Phenylheptatriyne, an insecticidal allelochemical extracted from B. pilosa, was tested for its effects on mixtures with dillapide (extracted from Piper cubeba) on 10-day old larvae of Ostrinia nubilalis. Dillapide did not enhance the toxicity of the other allelochemicals, but when applied alone, it was toxic to larvae and inhibited their growth (Bernard et al., 1990). Phenylheptatriyne strongly inhibited germination of macroconidia and growth of mycelia of the cereal pathogen Fusarium culmorum in the presence of near-UV radiation. Photosensibilization of macroconidia was fungicidal and was not reversed after repeated washings in PHT media (Bourque et al., 1984).
A methylated chalcone glucoside was isolated from the leaves of B. pilosa and its structure was elucidated by spectroscopic methods (Hoffman and Holzl, 1988). Leaves of this weed are used in Africa to treat inflammation and rheumatism. Hoffman and Holzl (1988) reported the isolation of two new chalcones: acylated okanin 4-O-glucoside and okanine 3-O-beta-D-glucoside.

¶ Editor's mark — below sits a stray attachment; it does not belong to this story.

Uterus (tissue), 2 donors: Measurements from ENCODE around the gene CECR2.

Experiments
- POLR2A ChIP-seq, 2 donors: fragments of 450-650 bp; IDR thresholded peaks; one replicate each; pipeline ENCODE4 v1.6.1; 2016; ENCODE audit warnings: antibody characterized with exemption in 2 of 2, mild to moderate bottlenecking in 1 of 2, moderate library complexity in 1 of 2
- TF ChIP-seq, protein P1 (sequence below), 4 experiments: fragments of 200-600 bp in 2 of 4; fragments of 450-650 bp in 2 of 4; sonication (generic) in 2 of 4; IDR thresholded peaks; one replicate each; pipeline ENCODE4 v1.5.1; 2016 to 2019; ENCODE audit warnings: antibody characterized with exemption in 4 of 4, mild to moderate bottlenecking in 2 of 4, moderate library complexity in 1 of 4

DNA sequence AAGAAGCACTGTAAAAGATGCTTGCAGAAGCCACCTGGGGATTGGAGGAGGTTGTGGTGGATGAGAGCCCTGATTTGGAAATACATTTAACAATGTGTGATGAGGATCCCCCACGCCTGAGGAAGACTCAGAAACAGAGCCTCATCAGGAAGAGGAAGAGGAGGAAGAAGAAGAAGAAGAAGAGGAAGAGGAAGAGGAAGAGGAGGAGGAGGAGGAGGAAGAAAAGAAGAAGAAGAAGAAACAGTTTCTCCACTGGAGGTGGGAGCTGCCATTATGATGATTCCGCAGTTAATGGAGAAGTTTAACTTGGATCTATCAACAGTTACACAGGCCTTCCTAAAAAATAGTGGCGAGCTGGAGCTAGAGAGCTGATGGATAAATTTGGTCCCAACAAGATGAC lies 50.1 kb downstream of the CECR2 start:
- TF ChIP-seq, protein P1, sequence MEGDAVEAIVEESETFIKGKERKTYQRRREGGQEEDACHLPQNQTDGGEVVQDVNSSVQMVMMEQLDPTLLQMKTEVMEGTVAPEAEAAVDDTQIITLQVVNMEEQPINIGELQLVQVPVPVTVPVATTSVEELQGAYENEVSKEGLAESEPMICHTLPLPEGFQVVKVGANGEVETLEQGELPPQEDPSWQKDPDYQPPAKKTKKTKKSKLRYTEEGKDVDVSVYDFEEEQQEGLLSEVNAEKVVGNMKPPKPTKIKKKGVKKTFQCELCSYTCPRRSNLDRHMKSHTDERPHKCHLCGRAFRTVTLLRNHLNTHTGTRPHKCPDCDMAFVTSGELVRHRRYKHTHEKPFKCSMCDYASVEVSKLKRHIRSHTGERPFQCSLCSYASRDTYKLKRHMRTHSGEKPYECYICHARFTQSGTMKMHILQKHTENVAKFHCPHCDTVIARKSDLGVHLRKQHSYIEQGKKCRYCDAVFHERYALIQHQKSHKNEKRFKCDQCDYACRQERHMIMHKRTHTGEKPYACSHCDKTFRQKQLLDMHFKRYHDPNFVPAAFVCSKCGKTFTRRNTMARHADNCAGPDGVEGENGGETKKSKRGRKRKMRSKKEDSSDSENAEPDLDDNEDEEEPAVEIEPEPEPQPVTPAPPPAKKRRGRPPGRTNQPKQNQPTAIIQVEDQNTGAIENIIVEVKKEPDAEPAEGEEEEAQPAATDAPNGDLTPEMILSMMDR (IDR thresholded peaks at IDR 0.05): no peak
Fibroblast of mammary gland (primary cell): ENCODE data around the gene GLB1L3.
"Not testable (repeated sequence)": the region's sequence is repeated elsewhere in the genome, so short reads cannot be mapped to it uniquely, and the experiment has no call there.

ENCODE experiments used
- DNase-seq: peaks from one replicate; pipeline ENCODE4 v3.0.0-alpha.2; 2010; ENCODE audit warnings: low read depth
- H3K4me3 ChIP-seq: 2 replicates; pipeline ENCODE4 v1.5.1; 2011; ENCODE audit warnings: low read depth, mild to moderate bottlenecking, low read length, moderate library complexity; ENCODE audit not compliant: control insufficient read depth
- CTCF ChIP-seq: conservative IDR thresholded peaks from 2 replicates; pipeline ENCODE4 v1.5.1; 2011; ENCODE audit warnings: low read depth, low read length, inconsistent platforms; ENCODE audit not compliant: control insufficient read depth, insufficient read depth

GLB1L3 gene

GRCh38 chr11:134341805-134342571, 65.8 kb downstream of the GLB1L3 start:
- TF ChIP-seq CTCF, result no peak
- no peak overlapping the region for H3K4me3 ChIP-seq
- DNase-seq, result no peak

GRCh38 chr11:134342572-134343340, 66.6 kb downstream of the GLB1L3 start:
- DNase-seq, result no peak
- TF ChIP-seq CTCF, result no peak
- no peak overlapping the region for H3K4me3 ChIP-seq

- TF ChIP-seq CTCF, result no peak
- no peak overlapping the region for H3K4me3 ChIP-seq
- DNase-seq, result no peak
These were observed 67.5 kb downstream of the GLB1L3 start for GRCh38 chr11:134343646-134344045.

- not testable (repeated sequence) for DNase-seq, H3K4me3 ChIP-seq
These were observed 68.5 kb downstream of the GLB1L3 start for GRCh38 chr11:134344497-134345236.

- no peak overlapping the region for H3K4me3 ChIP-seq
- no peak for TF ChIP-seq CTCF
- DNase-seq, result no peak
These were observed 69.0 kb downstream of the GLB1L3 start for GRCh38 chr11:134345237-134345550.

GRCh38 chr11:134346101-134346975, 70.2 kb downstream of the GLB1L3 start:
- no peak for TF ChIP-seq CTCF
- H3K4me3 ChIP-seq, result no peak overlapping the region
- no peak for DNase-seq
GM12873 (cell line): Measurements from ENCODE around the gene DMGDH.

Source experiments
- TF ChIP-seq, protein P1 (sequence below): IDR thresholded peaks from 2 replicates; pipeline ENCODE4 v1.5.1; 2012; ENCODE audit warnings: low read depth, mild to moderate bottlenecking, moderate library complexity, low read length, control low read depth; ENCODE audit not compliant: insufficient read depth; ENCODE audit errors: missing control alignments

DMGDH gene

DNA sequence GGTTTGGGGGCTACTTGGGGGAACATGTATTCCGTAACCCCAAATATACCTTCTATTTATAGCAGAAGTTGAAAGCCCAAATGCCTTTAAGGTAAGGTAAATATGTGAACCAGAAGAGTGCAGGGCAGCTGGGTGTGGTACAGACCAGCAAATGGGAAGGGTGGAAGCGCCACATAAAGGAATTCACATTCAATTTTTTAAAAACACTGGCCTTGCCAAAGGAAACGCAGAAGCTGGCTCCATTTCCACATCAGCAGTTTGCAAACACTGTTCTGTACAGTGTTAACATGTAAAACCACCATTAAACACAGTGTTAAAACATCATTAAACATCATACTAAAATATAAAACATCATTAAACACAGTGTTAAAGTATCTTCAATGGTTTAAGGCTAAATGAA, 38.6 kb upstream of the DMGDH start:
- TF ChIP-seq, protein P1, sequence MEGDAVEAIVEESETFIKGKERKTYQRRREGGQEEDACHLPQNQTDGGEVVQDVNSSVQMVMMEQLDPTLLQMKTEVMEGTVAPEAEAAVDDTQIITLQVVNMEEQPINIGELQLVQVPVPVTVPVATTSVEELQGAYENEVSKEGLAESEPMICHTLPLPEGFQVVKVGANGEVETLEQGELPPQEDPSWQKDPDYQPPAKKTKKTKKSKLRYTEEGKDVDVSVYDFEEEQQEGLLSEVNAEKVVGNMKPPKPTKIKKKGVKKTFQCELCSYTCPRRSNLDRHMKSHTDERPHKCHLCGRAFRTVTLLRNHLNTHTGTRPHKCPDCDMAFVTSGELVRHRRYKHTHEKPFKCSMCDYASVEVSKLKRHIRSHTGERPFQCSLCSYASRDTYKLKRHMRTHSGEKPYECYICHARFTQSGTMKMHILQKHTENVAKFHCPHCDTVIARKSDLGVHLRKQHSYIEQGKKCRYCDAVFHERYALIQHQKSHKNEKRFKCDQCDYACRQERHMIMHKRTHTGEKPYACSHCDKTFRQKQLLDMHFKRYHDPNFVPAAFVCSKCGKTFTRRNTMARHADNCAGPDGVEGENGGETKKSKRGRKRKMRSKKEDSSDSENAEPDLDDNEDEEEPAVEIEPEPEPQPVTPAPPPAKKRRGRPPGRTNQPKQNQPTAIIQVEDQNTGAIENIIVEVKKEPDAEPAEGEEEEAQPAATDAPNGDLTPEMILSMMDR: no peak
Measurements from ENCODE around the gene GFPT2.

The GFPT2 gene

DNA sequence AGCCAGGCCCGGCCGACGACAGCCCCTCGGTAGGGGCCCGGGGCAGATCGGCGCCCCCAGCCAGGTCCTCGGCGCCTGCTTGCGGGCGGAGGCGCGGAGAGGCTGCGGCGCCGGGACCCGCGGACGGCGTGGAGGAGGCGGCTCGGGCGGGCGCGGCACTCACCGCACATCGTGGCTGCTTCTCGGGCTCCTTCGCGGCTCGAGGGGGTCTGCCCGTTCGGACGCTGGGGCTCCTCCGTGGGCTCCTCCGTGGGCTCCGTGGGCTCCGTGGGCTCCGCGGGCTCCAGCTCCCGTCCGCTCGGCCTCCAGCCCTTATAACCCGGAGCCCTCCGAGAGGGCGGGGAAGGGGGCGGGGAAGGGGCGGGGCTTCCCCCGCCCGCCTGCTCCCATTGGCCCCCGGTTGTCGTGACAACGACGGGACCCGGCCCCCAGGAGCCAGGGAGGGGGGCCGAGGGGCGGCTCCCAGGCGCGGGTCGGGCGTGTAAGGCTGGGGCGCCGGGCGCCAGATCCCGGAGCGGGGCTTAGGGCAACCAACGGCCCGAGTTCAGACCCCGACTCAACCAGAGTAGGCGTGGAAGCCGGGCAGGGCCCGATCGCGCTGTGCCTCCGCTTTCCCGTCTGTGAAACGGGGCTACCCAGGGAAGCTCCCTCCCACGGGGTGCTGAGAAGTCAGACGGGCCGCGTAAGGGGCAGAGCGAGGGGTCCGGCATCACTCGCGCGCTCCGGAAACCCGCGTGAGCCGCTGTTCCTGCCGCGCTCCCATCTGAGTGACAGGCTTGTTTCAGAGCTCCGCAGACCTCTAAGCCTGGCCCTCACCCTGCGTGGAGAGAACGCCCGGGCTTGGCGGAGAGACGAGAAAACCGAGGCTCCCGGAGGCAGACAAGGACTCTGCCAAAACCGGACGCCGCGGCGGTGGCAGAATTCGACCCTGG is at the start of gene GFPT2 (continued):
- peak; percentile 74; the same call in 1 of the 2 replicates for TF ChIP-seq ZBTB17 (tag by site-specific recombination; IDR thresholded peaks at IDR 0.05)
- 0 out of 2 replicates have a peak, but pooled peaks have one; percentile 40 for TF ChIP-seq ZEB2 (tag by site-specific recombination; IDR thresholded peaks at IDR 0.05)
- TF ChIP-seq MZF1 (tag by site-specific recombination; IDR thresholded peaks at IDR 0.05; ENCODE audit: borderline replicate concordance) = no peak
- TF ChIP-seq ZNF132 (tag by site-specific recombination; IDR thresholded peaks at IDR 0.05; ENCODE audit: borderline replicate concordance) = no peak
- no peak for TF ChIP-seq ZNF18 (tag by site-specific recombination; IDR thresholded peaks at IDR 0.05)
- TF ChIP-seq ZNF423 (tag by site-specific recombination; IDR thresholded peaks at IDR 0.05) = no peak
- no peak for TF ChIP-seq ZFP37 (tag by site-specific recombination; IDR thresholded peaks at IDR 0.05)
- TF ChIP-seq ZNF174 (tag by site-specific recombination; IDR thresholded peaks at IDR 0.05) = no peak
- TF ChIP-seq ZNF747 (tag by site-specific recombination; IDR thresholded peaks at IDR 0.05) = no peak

From the methanolic extract of whole plants of B. pilosa the new beta-D-glucopyranosyloxy-3-hydroxy-6(E)-tetradecen-8,10,12-triyne and a known polyine (phenylhepta-1,3,5-triyne) were isolated and identified mainly by IR and NMR methods. Phenylhepta-1,3,5-triyne exhibited activity against Pseudomonas aeruginosa, Trichophyton mentagrophytes, Microsporum gypseum and Spodoptera frugiperda. The new compound exhibited activity against T. mentagrophytes and promoted the proliferation of normal and carcinogenic human cell lines in culture (Alvarez et al., 1996).
Aerial parts of B. pilosa from Uganda were extracted with CH2Cl2. Reversed-phase preparative HPLC of the extract resulted in the isolation of 5-O-methylhoslundin, caffeine and vanillic acid. This is thought to be the first report of 5-O-methylhoslundin from the Asteraceae family (Sarker et al., 2000). Zulueta et al. (1995) isolated a new diterpene-phytiyl heptanoate from B. pilosa.
In the Philippines, B. pilosa is used to treat rheumatism, sore eyes, abdominal troubles, ulcers, swollen glands and toothache. In Mexico, it is used to treat stomach disorders, haemorrhoids and diabetes and it also possesses antimicrobial properties (Alvarez et al., 1996).